Our simulations demonstrate that the total number of infected individuals increases linearly with the increase of the percentage of asymptomatic individuals in the population (Fig. 3B). To compare each condition, we normalized the peak of new daily infected individuals to conditions in which no one practiced SD or wore masks. Strikingly, increasing the percentage of individuals wearing masks linearly reduces the normalized peak number of infected individuals per day (Fig. 3B). For instance, when 40% of the individuals wear face masks, the peak number of infected decreases similarly independently of the percent of asymptomatic cases considered (to 0.6–0.7, Fig. 3B). Furthermore, the linear relationship between the decrease in peak number of newly infected individuals per day and increase in percent individuals wearing masks is independent of the proportion of asymptomatic individuals in the population (Fig. 3B). This finding indicates that, when the fraction of asymptomatic cases is high, as in the case for COVID-19, wearing face masks is as effective to reduce the peak number of infected as when a low percentage of individuals are asymptomatically infected.

In contrast, SD was only effective in populations with high incidence of asymptomatic infections when a very high fraction of the population practice SD (more than 60%) (Fig. 3B). Furthermore, the low efficacy of SD as a containment strategy is more pronounced when the proportion of asymptomatic individuals increase (compare 25, 50, and 75%). Of note, if the number of individuals wearing face masks is high, increasing the number of individuals practicing SD has negligible effects on the daily number of infected individuals (see Supplementary Figs. SM4 and SM5). One noteworthy observation from our model is that, at high rates of SD (e.g., 80%), there is more variability.

Interplay of face masks and social distancing for controlling infection spread and protecting from COVID-19

Next, we determined the average cumulative incidence as a function of the percentage of individuals wearing masks and practicing SD (standard deviation described in Fig. SM3-A). When neither SD nor masks were used, our simulations indicate that up to 99% of the population will end up infected, leading to unacceptable levels of mortality and morbidity. When the proportion of the population wearing masks was increased, no significant effect on the total number of infected people was noted until more than 40% of the population wore masks. However, if 80% of people use masks, the average cumulative incidence of infection decreased to around 35%. In contrast, increasing SD compliance to 80% only reduced total infections by 8%, and 87% of the population was eventually infected. Importantly, the combination of wearing masks and practicing SD by a high proportion of the population dramatically reduces the total number of infected individuals to 10% of the population (Fig. 4A; and Fig. SM2-C).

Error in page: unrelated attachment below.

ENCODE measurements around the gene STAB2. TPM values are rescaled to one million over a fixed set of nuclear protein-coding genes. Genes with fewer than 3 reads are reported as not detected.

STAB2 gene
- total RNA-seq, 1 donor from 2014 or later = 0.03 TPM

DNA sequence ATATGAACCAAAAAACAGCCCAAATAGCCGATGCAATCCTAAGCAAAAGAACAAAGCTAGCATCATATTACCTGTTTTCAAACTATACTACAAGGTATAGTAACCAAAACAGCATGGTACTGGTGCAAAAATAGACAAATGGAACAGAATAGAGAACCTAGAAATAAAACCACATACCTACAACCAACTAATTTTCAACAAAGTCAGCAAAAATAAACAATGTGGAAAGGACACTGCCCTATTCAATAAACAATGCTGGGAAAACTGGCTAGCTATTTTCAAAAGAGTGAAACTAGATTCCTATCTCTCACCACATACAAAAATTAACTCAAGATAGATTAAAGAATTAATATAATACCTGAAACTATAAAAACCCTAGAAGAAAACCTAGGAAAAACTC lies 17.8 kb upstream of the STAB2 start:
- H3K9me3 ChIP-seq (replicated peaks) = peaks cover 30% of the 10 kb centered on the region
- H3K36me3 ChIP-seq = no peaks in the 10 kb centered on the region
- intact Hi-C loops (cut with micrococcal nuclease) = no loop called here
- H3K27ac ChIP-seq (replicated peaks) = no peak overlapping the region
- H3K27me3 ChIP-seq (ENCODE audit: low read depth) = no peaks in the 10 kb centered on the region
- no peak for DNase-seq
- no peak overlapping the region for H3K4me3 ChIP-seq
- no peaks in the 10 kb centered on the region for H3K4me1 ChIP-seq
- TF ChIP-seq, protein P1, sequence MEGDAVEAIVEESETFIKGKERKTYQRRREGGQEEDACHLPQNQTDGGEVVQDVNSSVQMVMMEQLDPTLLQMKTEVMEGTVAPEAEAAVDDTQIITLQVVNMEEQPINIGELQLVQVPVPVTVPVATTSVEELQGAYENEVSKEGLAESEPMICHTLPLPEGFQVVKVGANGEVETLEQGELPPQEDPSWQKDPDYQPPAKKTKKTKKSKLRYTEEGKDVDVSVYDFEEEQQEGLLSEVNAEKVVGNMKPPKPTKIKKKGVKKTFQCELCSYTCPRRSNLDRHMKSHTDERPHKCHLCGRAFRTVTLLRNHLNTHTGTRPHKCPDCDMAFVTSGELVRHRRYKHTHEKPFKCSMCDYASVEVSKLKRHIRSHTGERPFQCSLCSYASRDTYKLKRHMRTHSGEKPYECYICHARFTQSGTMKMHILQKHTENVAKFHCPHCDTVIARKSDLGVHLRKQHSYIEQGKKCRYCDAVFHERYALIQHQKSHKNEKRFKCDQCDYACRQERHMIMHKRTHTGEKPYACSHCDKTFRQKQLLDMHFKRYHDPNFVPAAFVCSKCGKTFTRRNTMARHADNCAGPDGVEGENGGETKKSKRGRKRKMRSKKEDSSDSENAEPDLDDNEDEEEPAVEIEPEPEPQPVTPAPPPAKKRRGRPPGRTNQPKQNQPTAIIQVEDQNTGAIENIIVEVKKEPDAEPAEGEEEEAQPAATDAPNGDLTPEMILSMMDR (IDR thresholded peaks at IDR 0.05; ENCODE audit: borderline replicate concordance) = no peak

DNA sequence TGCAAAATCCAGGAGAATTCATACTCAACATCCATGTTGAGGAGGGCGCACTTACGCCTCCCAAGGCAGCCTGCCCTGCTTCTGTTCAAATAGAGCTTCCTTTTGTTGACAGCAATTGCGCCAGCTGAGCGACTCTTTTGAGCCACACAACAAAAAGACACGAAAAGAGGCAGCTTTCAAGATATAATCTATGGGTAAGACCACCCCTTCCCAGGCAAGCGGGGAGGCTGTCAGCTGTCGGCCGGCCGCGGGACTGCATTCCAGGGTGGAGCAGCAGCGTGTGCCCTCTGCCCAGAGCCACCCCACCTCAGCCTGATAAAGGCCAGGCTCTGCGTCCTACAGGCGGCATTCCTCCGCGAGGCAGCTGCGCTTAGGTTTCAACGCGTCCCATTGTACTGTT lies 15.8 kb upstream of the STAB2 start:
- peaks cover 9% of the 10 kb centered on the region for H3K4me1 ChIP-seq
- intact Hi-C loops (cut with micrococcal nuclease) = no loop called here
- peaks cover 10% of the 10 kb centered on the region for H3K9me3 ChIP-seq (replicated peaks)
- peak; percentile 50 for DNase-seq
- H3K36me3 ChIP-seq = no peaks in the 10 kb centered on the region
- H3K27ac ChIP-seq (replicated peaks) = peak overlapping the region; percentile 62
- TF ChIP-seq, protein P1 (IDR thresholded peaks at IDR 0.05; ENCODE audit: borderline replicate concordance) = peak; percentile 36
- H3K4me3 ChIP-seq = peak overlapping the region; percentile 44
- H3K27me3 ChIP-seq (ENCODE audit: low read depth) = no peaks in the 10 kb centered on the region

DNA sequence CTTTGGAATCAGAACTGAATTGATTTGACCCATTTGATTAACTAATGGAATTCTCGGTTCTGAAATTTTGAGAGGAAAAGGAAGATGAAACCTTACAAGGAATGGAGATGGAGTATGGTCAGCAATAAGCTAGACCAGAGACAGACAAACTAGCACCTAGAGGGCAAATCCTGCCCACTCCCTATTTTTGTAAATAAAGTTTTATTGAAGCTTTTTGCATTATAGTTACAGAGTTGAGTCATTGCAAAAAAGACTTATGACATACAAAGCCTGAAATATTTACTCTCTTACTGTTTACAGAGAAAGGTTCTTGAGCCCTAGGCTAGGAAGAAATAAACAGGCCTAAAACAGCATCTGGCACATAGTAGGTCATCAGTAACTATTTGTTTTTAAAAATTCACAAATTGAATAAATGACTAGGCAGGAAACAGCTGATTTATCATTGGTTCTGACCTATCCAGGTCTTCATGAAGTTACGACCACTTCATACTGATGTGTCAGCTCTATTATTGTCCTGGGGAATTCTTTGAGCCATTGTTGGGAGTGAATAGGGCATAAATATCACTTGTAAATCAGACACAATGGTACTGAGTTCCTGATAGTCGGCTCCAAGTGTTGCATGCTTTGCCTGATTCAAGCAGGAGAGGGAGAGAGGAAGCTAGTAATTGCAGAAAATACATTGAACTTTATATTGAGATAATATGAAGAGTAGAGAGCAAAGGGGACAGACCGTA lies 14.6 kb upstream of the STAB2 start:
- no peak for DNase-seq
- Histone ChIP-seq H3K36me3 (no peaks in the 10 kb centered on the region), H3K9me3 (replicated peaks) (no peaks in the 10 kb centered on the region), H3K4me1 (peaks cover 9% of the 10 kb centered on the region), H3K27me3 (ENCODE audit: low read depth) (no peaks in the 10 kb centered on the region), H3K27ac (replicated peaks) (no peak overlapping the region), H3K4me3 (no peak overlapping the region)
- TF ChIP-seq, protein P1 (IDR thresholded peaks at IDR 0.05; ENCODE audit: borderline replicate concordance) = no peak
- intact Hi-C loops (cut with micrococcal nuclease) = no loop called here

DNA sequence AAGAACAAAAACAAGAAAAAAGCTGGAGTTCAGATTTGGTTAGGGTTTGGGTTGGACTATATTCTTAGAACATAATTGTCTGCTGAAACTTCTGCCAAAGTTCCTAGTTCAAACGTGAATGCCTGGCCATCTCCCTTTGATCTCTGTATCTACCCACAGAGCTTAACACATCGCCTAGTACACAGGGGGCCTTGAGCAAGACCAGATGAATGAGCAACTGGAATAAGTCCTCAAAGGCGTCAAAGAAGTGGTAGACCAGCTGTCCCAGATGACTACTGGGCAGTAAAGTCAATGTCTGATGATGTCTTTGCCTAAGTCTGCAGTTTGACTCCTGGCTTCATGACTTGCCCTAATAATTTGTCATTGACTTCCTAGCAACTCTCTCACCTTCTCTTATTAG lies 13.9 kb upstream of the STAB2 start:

Figure 4
figure 4

Summary values from 2500 simulations of varying percentages of population wearing masks or social distancing. (A) Proportion of infected population. The average cumulative incidence is represented as a function of the population practicing SD or wearing a mask, which are given by the x and y axis, respectively. (B) The shape of the daily new infection curve. Full-width half-maximum (FWHM), denoting the number of days between the first day and last day of cases that have half the peak number of infected individuals. (C) Extinction rate of the epidemic estimated as the average number of days for which the simulation reports no new infected individuals. In the figure, the numbers represent the mean value calculated over 100 of simulations carried out for each condition. For clarity, we reported the standard deviation of the mean for each value reported in this figure in Fig. SM5. (D, E) Number of death people. Extrapolated for one million individuals from the cumulative incidence of infections estimated from our model at a mortality rate of 3%. (F) Number of days from the start of infection spread to the last infected agent recovering. Error bars represent 95% confidence intervals calculated for (D, E, F).